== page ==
As co-admin of Dr Myhill’s Facebook groups, I often see members asking what the single most important intervention in a person’s recovery from CFS/ME has been. I totally understand the reasoning behind this question – having limited funds where should attention be directed first to achieve the best results? Where does one find the most bang for one’s buck!
Dr Myhill instinctively takes this approach too, preferring her patients to do the ‘easy’ cheaper things first because these interventions are often enough on their own to elicit recovery. So, correcting sleep, doing the right diet and taking nutritional supplements are right at the top of the list. This is laid out in her CFS/ME checklist.
However, for some this is not enough and it is then that we must face the complexity of our intricate biological system with its many feedback loops and synergistic effects.
I am a mathematician and so the assumption is that I like linear arguments progressing from one irrefutable logic step to another, and so on, until we arrive at the ‘answer’! In my case, nothing could be further from the truth. For example, when first introduced to James Watt’s centrifugal governor, I was fascinated. This governor is essentially a continuous feedback system that controls the rate of a steam engine so as to maintain a near-constant speed, irrespective of the load or fuel-supply conditions. The constant speed of the engine achieved in this way is the mechanical equivalent of a well-functioning biological system. I enjoyed learning about these feedback systems but never had a chance to study the many biological examples because aged 12, I chose Latin and Ancient Greek over Biology for my school options.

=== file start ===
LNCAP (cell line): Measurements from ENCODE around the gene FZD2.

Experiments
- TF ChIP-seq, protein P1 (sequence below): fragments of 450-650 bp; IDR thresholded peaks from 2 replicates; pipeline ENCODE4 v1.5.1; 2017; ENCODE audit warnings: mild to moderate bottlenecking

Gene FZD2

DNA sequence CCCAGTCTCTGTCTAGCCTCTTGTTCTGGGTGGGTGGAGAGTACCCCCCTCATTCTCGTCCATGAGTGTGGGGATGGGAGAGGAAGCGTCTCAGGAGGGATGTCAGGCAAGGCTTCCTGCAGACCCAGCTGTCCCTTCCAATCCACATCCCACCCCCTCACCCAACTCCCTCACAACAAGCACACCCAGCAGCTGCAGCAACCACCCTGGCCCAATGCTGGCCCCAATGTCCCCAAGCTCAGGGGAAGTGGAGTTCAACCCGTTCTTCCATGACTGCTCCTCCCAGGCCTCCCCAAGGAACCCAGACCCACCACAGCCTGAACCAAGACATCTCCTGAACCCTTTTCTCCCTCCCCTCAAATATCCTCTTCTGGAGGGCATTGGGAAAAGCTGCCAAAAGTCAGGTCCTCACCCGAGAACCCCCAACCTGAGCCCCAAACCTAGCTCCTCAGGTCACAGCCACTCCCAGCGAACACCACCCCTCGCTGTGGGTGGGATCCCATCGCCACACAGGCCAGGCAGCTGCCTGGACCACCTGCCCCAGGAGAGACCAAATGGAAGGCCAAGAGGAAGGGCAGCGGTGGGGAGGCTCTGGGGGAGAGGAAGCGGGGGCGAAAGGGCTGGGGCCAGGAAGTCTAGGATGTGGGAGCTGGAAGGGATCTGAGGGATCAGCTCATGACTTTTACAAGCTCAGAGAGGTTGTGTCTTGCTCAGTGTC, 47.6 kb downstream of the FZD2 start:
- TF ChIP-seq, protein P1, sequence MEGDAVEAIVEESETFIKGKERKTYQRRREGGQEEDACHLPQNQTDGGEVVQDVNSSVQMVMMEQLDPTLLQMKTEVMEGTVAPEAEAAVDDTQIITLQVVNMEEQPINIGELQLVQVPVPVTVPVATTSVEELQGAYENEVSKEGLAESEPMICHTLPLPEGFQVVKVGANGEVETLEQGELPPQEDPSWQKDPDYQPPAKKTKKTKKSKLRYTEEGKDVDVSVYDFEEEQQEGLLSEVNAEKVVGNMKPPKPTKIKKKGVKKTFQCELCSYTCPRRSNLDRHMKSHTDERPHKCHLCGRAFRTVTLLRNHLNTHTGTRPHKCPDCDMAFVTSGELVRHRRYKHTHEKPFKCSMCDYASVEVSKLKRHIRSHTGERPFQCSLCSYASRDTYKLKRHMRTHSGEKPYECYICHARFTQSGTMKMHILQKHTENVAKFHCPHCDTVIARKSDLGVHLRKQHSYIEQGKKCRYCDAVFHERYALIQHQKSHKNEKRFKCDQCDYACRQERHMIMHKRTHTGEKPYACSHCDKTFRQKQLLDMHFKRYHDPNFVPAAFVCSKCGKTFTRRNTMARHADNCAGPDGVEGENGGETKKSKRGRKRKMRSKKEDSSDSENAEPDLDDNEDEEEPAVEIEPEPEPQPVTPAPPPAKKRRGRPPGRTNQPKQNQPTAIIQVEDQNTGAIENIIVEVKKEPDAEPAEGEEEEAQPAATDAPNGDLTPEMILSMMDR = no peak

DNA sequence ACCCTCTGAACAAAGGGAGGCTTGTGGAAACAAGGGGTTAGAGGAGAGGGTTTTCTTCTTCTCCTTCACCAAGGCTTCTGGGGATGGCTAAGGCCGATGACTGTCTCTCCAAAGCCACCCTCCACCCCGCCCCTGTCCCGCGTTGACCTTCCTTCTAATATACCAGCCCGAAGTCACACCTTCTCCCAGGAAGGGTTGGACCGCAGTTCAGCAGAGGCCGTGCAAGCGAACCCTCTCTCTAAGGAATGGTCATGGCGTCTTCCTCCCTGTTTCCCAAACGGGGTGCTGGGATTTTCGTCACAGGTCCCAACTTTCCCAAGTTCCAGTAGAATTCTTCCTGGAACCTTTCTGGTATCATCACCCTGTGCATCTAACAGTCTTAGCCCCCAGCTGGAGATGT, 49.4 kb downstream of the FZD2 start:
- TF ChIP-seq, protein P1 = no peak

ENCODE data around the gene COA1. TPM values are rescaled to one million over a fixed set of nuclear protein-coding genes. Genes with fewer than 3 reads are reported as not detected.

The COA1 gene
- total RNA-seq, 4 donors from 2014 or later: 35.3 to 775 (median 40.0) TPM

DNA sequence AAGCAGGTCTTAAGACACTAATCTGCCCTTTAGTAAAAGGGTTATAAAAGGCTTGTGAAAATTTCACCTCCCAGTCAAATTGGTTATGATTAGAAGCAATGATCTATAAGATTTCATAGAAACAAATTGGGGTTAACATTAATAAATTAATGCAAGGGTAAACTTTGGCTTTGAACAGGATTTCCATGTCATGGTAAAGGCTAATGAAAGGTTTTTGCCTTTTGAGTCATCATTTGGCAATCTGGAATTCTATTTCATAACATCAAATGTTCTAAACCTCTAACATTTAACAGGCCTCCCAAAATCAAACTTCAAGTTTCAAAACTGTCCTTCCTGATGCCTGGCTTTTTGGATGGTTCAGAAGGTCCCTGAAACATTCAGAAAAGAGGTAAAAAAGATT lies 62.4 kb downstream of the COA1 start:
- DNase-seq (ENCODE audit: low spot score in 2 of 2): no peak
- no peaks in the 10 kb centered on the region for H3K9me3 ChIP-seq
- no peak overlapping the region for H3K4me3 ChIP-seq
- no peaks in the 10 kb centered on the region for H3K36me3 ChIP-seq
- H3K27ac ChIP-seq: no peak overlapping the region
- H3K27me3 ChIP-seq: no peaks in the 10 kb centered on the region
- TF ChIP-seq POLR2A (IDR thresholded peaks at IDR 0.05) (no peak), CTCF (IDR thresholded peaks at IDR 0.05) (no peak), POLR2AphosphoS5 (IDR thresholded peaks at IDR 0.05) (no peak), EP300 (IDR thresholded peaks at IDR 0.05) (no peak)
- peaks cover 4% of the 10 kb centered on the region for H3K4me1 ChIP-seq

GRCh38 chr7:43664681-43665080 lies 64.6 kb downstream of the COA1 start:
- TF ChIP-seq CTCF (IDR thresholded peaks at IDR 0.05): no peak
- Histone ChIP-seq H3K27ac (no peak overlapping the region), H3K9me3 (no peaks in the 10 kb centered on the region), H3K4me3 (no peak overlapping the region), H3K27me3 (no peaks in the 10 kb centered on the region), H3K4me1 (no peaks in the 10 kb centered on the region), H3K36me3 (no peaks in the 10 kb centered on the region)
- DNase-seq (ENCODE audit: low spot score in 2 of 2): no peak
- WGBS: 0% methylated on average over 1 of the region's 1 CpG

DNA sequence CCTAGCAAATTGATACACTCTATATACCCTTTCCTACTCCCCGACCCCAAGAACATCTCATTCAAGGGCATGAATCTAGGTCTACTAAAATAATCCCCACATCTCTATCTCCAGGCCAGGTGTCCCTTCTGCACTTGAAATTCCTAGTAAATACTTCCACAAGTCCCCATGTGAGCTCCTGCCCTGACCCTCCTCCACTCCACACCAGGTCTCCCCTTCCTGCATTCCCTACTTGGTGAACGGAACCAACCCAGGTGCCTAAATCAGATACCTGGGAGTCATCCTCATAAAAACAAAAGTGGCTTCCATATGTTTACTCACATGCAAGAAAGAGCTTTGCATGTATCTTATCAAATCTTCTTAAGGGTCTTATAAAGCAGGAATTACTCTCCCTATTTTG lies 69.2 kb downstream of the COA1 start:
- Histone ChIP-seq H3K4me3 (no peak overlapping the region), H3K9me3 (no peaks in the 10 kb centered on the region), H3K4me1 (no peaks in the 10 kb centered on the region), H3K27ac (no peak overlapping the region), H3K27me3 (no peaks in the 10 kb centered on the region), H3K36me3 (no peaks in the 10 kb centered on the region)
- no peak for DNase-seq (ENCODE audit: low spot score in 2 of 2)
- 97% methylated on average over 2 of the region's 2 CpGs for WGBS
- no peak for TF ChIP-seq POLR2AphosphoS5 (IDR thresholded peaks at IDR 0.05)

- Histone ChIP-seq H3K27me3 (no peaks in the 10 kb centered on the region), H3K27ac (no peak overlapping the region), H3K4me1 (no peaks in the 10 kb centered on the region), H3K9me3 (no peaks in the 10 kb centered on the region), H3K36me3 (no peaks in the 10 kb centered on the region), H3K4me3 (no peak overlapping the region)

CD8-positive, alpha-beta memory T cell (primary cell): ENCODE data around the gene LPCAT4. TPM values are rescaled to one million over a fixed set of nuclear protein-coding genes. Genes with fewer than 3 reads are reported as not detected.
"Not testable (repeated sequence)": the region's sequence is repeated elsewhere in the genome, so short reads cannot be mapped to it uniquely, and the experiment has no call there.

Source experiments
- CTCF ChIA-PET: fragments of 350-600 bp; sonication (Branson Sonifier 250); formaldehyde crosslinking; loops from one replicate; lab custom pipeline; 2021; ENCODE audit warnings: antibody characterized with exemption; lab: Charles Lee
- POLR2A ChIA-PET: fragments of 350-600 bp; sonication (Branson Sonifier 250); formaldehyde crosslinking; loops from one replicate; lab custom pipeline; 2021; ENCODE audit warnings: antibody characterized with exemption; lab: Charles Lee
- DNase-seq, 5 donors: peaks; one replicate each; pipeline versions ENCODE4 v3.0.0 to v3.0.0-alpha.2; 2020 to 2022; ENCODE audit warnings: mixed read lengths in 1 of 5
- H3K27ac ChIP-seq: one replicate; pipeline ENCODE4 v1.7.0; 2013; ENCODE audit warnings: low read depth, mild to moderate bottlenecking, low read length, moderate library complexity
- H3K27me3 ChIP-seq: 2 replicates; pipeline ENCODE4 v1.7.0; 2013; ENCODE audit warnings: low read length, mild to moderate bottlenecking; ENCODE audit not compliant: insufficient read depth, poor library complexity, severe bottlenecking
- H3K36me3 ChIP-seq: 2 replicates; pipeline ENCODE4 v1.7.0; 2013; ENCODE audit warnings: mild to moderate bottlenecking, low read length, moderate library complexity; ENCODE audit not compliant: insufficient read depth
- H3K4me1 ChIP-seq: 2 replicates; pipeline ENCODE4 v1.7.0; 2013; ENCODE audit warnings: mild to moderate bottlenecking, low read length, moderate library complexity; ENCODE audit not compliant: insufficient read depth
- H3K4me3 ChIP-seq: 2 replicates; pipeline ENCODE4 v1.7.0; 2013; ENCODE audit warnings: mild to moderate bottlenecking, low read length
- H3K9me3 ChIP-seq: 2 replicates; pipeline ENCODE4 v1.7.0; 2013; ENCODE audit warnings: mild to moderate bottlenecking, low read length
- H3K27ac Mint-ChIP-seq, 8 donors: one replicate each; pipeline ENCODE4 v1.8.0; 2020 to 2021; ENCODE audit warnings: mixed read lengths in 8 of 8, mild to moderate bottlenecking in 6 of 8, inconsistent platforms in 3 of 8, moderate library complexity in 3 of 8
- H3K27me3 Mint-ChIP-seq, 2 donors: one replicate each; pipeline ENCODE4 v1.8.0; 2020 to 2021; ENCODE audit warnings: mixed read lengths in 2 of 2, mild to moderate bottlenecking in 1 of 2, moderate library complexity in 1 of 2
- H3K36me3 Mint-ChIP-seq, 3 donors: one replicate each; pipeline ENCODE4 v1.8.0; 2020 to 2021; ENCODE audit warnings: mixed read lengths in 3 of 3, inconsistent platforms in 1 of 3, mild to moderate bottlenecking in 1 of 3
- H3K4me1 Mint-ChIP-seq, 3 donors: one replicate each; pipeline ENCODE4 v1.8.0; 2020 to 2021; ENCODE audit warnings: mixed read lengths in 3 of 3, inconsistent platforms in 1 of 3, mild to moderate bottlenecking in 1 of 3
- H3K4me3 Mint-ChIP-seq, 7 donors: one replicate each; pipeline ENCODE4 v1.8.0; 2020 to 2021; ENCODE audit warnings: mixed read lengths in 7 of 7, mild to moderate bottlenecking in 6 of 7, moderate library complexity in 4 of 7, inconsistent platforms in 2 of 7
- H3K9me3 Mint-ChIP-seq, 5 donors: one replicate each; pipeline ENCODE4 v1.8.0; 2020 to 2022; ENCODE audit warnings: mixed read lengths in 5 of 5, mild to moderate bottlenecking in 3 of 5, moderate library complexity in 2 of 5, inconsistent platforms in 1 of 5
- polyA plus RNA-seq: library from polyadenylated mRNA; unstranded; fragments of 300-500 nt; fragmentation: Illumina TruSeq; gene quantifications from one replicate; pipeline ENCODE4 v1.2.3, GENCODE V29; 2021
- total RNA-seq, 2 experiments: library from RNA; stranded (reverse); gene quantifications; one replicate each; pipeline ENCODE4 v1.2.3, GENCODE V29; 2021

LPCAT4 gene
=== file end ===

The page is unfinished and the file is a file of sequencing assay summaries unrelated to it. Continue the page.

However, life, and more specifically CFS, has forced me to become more acquainted with these biological systems because I am one of those for whom the ‘easy’ cheaper things have not fully worked.
As laid out in much more detail in Dr Myhill’s upcoming and fully revised book, Diagnosing and Treating CFS/ME – It’s mitochondria, not hypochondria and in Sustainable Medicine, there are many vicious circles in CFS/ME and these make the recovery process so much harder.
For example, if mitochondria go slow then the heart, being a muscle and so dependent on good mitochondrial function, will also go slow. The heart delivers fuel and oxygen to all cells in the body and so, if fuel and oxygen delivery is impaired then this too further impairs mitochondrial function. This can be seen below:
As further illustration, magnesium is of central importance for mitochondria. Having low levels of magnesium inside cells and mitochondria is a symptom of CFS but also a cause of it. This is because 40 per cent of resting energy simply powers the ion pumps for sodium/ potassium (Na/K) and calcium/magnesium (Ca/Mg) across cell membranes. When energy supply is diminished, as in mitochondrial dysfunction, there is insufficient energy to fire these pumps, and so magnesium cannot be drawn into the cells for oxidative phosphorylation to work. If there is insufficient energy to drag magnesium into cells, then there is a further diminishing of energy delivery, because of the lack of magnesium, and hence we have another vicious circle.